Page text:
Virginia House Passes Plan That Would Grade Schools A Through F

Vienna's Del. Mark Keam votes against measure that would give all schools letter grades.

By Samantha Morgan, Capital News Service

Gov. Bob McDonnell praised the Virginia House of Delegates after legislators bassed a bill Monday he said would provide a simpler way to understand a school’s performance and the state’s accreditation system.

Delegates voted 54-40 to approve House Bill 1999, which would require the Virginia Board of Education to grade each school on an A-F scale.

The bill, sponsored by Del. Thomas “Tag” Greason (R-Landsdowne), is part of McDonnell’s K-12 legislative agenda. 

Under the bill, the board would develop a grading system for all schools by Aug. 1.  The letter grade would be given in addition to the state’s more detailed standards of accreditation for individual school performance.

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“I was pleased by the bipartisan support in the House of Delegates for our common-sense plan to bring more transparency and accountability to Virginia’s public schools. I encourage my friends in the Senate to support this legislation that will provide a simpler way to understand a school’s performance on the state’s accreditation system,” McDonnell said.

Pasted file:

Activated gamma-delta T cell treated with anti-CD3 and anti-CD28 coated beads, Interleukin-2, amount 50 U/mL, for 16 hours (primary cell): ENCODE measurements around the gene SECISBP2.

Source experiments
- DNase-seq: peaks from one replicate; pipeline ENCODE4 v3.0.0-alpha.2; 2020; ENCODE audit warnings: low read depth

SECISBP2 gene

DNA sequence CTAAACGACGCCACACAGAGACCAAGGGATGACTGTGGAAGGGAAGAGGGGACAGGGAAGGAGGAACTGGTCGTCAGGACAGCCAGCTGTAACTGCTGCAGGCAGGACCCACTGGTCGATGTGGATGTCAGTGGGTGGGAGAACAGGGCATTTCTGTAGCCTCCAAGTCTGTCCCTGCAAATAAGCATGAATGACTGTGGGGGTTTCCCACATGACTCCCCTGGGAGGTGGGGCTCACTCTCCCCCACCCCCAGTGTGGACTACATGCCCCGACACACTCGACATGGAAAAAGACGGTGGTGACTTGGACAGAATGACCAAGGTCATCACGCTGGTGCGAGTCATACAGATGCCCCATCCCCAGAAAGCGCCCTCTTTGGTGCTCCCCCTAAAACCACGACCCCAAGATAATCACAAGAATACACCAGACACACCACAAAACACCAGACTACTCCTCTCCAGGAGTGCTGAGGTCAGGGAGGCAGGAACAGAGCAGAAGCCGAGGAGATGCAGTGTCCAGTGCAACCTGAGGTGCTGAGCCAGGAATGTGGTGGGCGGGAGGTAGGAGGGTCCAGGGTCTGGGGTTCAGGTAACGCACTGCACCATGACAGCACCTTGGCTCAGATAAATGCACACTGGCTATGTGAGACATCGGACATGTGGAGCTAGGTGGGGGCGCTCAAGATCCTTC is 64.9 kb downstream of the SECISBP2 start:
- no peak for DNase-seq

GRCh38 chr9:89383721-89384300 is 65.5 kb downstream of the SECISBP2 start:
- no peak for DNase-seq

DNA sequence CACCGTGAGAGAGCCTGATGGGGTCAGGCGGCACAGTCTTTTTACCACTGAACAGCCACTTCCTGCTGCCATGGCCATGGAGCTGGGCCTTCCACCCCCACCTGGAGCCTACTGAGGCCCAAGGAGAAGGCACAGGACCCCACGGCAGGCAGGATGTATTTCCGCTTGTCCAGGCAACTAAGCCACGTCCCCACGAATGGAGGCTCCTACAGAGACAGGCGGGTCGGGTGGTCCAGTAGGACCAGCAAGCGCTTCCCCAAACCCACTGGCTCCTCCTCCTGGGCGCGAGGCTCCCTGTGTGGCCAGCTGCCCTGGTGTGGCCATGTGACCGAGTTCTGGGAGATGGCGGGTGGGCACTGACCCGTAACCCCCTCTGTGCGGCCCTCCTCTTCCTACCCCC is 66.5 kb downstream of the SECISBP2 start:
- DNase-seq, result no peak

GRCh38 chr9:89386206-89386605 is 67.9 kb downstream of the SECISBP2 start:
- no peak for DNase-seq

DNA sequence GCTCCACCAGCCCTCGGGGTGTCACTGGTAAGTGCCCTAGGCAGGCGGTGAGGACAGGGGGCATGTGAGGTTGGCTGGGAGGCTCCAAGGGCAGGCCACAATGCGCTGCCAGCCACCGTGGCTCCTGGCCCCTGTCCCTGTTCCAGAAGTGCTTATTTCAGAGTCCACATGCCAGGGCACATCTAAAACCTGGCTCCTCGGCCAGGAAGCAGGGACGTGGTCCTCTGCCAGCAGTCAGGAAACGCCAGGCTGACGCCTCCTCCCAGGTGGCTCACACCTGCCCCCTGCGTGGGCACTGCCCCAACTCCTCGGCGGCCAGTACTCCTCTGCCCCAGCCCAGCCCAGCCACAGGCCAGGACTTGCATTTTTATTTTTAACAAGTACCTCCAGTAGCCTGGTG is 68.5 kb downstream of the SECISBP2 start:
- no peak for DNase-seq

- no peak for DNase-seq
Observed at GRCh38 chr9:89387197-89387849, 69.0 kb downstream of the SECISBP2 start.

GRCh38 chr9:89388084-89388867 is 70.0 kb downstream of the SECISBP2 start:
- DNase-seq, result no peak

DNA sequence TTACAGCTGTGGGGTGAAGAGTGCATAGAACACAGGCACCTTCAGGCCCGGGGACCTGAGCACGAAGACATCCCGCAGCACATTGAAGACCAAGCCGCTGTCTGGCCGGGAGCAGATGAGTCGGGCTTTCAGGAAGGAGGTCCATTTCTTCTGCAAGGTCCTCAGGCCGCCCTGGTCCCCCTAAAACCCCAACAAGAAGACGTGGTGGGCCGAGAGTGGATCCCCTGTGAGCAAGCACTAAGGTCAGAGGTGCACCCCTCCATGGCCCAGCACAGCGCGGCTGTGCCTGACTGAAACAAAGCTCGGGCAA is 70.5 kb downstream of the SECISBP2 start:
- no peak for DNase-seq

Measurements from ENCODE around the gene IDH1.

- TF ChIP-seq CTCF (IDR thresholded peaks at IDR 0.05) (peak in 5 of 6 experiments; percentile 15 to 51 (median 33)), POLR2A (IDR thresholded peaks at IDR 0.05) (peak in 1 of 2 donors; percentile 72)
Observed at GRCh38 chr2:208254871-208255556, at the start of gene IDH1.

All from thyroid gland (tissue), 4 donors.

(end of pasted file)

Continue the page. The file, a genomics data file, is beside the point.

The senate also passed a similar bill Monday in a 40-0 vote.

During a conference call with reporters on Friday, McDonnell called upon Jeb Bush, former Florida governor, in an effort to rally support for the letter-grade plan. During Bush’s first term in office, the A-F grading system was implemented in all Florida public schools

McDonnell said the grading scale was a tool parents and families can use to "advocate for and achieve better schools for their communities."

"If we aren’t giving students in every ZIP code the opportunity for a world-class education, we have failed them," he said.

Del. Mark Keam (D-Vienna) spoke out against the system in a town hall meeting last month in Vienna.

He voted against the proposal as a member of the House Committee on Education.

”I don’t think we need to be stigmatizing schools children go to,” Keam said, noting things like transportation aren't graded, adding, “I'd like to see some off-ramps that get some Fs.”

Do you think your child's school should be graded? Let us know in the comments.

Patch Editor Erica R. Hendry reported for this story.


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